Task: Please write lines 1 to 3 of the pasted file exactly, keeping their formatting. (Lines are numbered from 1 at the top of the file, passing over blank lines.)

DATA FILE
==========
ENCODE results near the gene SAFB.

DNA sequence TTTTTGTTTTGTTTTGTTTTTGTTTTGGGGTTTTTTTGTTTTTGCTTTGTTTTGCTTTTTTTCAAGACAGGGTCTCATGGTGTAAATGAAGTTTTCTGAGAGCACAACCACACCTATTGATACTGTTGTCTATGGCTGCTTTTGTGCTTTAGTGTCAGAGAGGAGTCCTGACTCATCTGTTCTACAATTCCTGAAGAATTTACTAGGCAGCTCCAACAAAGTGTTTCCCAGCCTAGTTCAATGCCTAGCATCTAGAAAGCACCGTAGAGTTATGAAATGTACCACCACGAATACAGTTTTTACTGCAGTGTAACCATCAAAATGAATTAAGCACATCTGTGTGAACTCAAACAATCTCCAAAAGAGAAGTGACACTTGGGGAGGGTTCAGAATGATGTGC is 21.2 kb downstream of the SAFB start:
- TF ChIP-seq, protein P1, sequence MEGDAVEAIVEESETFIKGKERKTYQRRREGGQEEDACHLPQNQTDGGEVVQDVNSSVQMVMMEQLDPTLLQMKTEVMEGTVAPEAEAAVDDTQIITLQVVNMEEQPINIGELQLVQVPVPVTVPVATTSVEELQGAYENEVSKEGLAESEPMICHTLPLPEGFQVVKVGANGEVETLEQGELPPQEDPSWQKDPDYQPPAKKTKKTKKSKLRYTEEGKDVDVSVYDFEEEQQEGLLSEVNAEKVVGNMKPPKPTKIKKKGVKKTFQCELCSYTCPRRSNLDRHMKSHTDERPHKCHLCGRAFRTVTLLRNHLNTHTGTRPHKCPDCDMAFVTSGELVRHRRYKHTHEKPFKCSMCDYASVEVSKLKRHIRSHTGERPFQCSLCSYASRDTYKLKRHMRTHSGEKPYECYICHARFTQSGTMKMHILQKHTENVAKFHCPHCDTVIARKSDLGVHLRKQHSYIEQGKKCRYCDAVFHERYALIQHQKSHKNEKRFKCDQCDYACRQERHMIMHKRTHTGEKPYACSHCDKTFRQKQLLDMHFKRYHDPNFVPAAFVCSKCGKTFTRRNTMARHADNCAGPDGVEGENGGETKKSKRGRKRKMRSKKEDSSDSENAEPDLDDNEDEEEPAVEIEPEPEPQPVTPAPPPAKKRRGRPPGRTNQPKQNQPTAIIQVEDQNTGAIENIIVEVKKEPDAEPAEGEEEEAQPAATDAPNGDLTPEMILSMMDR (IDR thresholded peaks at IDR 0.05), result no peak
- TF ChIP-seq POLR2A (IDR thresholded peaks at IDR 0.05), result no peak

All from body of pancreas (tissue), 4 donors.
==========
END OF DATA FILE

ENCODE results near the gene SAFB.

DNA sequence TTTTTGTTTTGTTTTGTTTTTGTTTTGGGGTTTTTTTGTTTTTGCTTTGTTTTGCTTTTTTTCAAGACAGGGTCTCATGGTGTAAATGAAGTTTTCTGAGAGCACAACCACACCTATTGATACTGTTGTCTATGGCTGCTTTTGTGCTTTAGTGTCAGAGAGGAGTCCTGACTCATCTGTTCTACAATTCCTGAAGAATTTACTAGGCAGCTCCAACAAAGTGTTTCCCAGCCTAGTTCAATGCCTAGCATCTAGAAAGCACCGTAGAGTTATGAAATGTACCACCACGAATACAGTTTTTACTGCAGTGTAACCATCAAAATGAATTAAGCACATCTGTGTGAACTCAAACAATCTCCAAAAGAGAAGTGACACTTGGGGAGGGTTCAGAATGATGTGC is 21.2 kb downstream of the SAFB start:
- TF ChIP-seq, protein P1, sequence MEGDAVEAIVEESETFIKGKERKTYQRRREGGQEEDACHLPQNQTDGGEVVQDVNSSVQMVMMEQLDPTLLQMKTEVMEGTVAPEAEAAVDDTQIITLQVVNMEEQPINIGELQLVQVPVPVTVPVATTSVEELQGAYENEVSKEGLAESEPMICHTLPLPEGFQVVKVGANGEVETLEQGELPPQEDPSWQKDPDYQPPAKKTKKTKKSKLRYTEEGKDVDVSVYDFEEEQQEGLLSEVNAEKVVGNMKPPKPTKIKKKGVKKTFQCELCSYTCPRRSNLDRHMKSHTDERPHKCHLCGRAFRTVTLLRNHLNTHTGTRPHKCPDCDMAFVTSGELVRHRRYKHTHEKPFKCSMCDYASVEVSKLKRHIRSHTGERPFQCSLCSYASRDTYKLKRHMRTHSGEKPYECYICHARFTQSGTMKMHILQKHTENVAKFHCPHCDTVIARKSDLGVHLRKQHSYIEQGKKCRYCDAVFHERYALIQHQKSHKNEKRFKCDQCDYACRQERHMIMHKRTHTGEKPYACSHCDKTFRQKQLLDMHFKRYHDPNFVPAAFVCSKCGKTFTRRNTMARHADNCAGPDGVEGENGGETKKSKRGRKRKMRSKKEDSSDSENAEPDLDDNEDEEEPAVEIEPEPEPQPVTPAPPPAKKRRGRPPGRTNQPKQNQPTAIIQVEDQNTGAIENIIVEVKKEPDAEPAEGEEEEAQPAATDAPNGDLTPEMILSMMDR (IDR thresholded peaks at IDR 0.05), result no peak